Demand Notice Under IBC

Insolvency & Bankruptcy Code (for brevity “the Code”) provides a mechanism for demand of unpaid debt from a corporate debtor.
An operational creditor is required to serve a demand notice to the corporate debtor, under Section 8(1) of the Code, towards an unpaid operational debt.
In Swiss Ribbons Pvt. Ltd. and Ors Vs UOI and Ors (2019) 4 SCC 17, the SC held that,
“the scheme of Section 7 stands in contrast with the scheme under Section 8 where an operational creditor is, on the occurrence of a default, to first deliver a demand notice of the unpaid debt to the operational debtor in the manner provided in Section 8(1) of the Code…”
Under Explanation to Section 8 of the Code a demand notice” means a notice served by an operational creditor to the corporate debtor demanding payment of the operational debt in respect of which the default has occurred.
Section 5(20) defines “operational creditor
as a person to whom an operational debt is owed and includes any person to whom such debt has been legally assigned or transferred;
A financial creditor can trigger insolvency by filing an application directly under Section 7 of the Code. It is not required to serve any demand notice.
in Innoventive Industries Ltd. Vs ICICI Bank and Anr(2018) 1 SCC 407, SC held that “the scheme of the Code is to ensure that when a default takes place, in the sense that a debt becomes due and is not paid, the insolvency resolution process begins.”
Default is defined in Section 3(12) in very wide terms as meaning non-payment of a debt once it becomes due and payable, which includes non-payment of even part thereof or an instalment amount. The Code gets triggered the moment default is of rupees one lakh or more. (Section 4).
The term debt under Section 3(11), treats it to be a liability or obligation in respect of a “claim” and for the meaning of claim.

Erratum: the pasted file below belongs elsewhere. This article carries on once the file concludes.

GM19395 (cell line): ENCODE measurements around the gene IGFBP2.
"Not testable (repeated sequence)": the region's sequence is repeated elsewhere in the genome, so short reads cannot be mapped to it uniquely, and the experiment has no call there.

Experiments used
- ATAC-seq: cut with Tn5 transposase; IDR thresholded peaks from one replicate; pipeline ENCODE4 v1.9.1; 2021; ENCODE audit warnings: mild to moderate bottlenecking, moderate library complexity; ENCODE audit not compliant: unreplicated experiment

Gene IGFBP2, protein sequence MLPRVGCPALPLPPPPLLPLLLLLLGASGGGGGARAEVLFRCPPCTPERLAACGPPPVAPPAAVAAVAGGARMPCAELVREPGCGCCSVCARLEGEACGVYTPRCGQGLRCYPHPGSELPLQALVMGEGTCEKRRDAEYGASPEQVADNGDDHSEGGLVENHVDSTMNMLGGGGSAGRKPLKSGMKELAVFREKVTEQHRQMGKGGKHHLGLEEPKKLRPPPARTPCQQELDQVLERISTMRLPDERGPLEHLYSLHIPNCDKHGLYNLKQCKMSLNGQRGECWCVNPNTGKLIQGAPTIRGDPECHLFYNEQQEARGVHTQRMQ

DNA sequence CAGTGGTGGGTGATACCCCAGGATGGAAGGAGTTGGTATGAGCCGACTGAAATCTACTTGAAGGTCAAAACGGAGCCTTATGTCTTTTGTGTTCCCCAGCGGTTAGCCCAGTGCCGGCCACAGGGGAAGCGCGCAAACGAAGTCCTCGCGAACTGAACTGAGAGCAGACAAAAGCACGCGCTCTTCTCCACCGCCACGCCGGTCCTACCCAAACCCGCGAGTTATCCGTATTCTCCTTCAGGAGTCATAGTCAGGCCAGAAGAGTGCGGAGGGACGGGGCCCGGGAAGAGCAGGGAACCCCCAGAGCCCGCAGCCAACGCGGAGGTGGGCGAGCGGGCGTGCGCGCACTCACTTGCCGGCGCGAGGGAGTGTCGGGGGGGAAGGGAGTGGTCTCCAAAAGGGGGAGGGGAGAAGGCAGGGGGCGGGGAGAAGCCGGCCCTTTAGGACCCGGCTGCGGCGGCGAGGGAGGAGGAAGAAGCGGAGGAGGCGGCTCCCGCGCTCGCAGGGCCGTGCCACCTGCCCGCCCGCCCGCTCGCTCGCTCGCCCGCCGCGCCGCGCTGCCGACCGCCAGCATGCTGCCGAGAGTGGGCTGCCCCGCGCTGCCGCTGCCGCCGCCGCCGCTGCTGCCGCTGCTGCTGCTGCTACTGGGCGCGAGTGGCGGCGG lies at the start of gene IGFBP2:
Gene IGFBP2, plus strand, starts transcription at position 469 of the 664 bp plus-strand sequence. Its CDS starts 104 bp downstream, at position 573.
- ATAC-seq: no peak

For claim we have to go back to Section 3(6) which defines claim to mean a right to payment even if it is disputed, undisputed, secured, unsecured, right to remedy for breach of contract, etc.
The claim which is un-disputed or clean debt or a dispute free debt can be demanded under a demand notice in terms of the provisions of the Code.
A demand notice is to be served in FORM No. 3 or FORM No. 4 as prescribed under the Rule 5 of Insolvency & Bankruptcy (Application to Adjudicating Authority) Rules, 2016 (for brevity “Rules, 2016“).
Ultimately, the purpose of these Forms is to inform about the details of a transaction, an existence of a debt, amount of debt, date of default, details of such default and debt, documents, etc.
In Mobilox Innovations Pvt. Ltd. v. Kirusa Software Pvt. Ltd. (2018) 1 SCC 353, the SC has categorically dealt with FORM 3 and FORM 4 and held that the Operational Creditor shall serve a Demand Notice in FORM No. 3 or copy of the invoice in FORM No. 4 as contained in the Rules, 2016.
These forms are very crucial in as much as it forms the bedrock i.e demand notice,  for an initiation of IBC proceedings. Hence, every due care has to be taken in intimating the date of default and amount of operational debt.
It is pertinent to refer the heading of FORM No. 3 which reads as “Form of Demand Notice/Invoice Demanding Payment under the Insolvency and Bankruptcy Code, 2016”.
The answer lies in sr. no. 7 of FORM No.3 which calls for attaching documents to prove an existence of operational debt and default.
The header of FORM No. 4 reads as “Form of notice with which the invoice demanding payment is to be attached”.
Therefore, it is categorically mandated to provide an invoice if raised along with the Demand Notice under IBC.
To know more about the demand notice and other aspects related to demand notices under IBC, please feel free to connect with our IBC expertised law firm in Mumbai & Ahmedabad.
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